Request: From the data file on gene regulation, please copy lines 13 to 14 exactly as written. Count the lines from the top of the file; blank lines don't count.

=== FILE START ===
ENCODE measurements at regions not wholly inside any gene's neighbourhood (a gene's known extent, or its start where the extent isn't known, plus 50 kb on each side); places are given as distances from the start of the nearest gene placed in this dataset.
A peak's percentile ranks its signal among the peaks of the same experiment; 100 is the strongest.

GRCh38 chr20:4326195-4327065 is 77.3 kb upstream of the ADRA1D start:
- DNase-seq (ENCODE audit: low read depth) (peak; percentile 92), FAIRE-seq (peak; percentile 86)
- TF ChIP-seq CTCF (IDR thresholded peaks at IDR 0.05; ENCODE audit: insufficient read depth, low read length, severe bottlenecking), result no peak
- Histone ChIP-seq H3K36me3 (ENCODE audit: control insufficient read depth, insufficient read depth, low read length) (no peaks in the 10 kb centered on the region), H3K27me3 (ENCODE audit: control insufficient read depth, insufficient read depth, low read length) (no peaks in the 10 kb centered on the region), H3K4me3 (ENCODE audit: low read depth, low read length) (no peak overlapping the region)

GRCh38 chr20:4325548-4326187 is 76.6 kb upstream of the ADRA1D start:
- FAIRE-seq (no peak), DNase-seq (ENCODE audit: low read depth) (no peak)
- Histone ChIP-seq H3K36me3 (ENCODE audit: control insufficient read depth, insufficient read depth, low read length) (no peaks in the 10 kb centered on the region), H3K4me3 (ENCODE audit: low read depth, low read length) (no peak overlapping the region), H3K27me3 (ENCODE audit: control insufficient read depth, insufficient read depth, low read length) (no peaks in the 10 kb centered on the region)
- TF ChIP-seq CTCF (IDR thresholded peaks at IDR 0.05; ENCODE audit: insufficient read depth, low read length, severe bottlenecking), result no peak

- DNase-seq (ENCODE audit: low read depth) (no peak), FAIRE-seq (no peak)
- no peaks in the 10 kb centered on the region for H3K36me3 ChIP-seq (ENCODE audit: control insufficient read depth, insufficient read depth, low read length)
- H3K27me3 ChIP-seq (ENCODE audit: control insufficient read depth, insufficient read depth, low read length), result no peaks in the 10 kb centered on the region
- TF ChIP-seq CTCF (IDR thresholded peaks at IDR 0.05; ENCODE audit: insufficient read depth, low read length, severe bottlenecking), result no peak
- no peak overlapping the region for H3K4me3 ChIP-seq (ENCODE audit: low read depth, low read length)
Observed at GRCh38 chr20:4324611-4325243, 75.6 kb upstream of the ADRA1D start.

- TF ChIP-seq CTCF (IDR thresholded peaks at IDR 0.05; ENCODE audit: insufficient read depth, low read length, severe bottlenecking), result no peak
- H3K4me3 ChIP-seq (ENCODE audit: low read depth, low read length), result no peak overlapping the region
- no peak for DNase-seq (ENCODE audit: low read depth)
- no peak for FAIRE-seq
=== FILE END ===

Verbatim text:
- H3K27me3 ChIP-seq (ENCODE audit: control insufficient read depth, insufficient read depth, low read length), result no peaks in the 10 kb centered on the region
- TF ChIP-seq CTCF (IDR thresholded peaks at IDR 0.05; ENCODE audit: insufficient read depth, low read length, severe bottlenecking), result no peak